Oweeeeeeez....bees? Not BEES!?!?!?


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Profile AngelaProject donor
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Message 1281793 - Posted: 9 Sep 2012, 5:59:38 UTC - in response to Message 1281792.
Last modified: 9 Sep 2012, 6:00:07 UTC

Working Bee


They are beautiful, aren't they?

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Message 1281798 - Posted: 9 Sep 2012, 6:54:59 UTC

A quick field identification tip - Wasps tend to be bald, whereas bees tend to be furry. This is somewhat more certain than the colours as the most common colours of both are yellow/black in various combinations.

There is at least one bee that is an aggressive ground dweller, but that is quite rare. However the (African) killer bee is known to use vacated underground locations at the end of summer/beginning of autumn - and they are at their most aggressive just now.
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Message 1281851 - Posted: 9 Sep 2012, 10:33:31 UTC

Most areas have bee keepers that will be happy to help identify, and if they are honey bees help relocate them for you.

Wasps, Hornets, Honey Bees... there is quite a variety out there. And most like to be left to their pollenating and scavenging activities. I can not think of any that make good house guests.
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Message 1281865 - Posted: 9 Sep 2012, 12:23:01 UTC - in response to Message 1281851.

In my nineteen years in Germany, I have never been stung by a bee or wasp. Then I came to the US and walking barefoot is not a good thing here. A couple of Bees lost their lives within a week.
About three weeks ago, I noticed some wasps trying to establish some underground hive. Hadn't watered for a couple of days and the ground was kind of hard, they moved on.
The worst I have ever encountered, was a hive at my neighbor. A Queen established a nest in the lawn, then decided to move as the kids went home from school. As far I know, the hive was safely removed and no kid was stung.

Ang, I hope you don't mind telling on you. Her neighbor is a bee keeper and his flock produces great Honey and they never bother anybody.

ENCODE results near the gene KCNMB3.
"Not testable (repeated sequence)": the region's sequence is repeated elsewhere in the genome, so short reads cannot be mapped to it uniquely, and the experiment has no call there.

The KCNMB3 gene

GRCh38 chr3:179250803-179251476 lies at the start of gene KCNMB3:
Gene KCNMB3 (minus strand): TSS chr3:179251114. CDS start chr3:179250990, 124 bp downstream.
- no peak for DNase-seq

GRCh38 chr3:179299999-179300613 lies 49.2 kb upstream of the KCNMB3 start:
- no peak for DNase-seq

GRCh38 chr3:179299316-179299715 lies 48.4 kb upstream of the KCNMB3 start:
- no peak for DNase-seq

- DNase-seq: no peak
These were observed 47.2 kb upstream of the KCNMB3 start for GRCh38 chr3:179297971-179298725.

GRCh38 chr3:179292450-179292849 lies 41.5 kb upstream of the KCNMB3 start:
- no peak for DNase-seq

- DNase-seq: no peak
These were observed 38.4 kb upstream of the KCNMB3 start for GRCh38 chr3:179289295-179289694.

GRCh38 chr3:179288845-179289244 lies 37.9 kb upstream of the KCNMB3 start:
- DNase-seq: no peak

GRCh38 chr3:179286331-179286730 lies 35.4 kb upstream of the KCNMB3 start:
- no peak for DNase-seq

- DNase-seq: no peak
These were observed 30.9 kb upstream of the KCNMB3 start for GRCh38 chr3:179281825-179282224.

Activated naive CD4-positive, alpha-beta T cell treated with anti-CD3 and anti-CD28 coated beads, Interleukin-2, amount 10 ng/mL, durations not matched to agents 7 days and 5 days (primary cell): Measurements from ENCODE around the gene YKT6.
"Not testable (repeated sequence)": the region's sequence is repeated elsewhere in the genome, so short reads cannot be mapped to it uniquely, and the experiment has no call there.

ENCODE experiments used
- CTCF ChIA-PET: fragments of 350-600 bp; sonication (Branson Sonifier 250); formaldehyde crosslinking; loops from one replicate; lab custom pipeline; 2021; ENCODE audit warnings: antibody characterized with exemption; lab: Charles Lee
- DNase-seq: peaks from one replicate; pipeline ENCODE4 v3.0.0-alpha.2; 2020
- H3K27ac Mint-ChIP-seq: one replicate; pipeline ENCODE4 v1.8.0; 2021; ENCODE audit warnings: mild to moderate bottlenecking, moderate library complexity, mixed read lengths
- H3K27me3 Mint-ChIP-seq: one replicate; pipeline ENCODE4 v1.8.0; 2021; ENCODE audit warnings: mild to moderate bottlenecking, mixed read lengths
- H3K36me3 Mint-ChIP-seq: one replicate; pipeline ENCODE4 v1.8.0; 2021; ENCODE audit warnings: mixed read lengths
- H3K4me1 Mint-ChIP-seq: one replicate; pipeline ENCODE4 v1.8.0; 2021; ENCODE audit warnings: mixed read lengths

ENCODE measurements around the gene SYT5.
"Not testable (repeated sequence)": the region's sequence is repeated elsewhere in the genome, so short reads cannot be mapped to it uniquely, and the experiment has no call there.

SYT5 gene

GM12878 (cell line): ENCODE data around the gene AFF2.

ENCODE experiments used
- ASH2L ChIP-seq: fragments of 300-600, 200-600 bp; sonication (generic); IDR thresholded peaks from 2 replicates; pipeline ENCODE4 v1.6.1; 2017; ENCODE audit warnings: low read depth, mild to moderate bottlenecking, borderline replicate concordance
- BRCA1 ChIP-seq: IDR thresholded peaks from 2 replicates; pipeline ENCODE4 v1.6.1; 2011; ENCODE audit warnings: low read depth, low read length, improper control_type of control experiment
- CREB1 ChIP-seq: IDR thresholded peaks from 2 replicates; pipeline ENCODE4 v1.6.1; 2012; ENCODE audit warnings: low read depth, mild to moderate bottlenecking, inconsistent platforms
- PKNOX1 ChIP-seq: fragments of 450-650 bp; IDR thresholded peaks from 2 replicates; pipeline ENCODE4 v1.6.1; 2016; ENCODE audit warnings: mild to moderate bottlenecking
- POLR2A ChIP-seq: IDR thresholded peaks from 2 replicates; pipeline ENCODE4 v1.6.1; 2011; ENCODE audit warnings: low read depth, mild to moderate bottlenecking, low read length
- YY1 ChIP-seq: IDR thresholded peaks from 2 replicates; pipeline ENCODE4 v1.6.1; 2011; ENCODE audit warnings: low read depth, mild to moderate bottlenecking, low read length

Glad you are not allergic Mark and willing to let them live.
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Message 1281903 - Posted: 9 Sep 2012, 14:12:21 UTC

Sounds like a wasp. Sorry to hear about the sting Mark. Oh I agree that bumble bees, which are much larger, are really cool.

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Message 1282206 - Posted: 10 Sep 2012, 11:16:47 UTC

Nice wheels, Carlos:)
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Message 1282773 - Posted: 12 Sep 2012, 6:46:49 UTC


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Message 1282845 - Posted: 12 Sep 2012, 11:03:55 UTC - in response to Message 1282773.



Bzzzzz?
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Message 1283221 - Posted: 13 Sep 2012, 13:06:31 UTC

We get underground honeybee nests here in Vermont on a regular basis. I keep one in the back lot established to pollinate our trees and plants, but when others turn up, I call one of three local beekeepers, who will excavate the queen and the others will follow into a hive. I've had 11 hives removed in the last 6 years, because the whole family except me is allergic. We have other underground critters too. The worst are ichneumon wasps. They not only sting, but will lay eggs under your skin with their long ovipositors.

Ermines in the garage and cat in the house keeps rodents away, except woodchucks. They have to be bombed out of their tunnels and relocated or covered up.

Ni!

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Message 1283254 - Posted: 13 Sep 2012, 15:45:28 UTC


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Message 1283459 - Posted: 14 Sep 2012, 5:25:14 UTC

We have a lot of hornets, our Yellow jacket wasps, I am not sure but everyone has noticed that there are less house flies around compared to last year.

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Message 1283461 - Posted: 14 Sep 2012, 5:44:43 UTC


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Message 1283673 - Posted: 14 Sep 2012, 17:25:32 UTC

BEES!!! (Linked as it's a 3mb gif).
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Message 1283929 - Posted: 15 Sep 2012, 5:48:49 UTC


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Message 1285371 - Posted: 19 Sep 2012, 5:57:04 UTC


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Message 1285450 - Posted: 19 Sep 2012, 11:05:04 UTC

Isn't that Maya the bee? I loved that show when I was a kid!
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Message 1285526 - Posted: 19 Sep 2012, 16:12:16 UTC

About the only wasp/hornet that isn't really beneficial is the Mud dauber. It commonly collects beneficial spiders to feed its young larvae.
Other wasps and honets generally use other insects as food.

Yellow jackets are attracted to sweets. A common trap uses Mountain dew as the bait. THe yellow jackets fly in and are forced to land in the mountain dew which drowns them
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Message 1285781 - Posted: 20 Sep 2012, 10:38:32 UTC

Hi Julie, yes this is the Bee Maya with her Friend Willi



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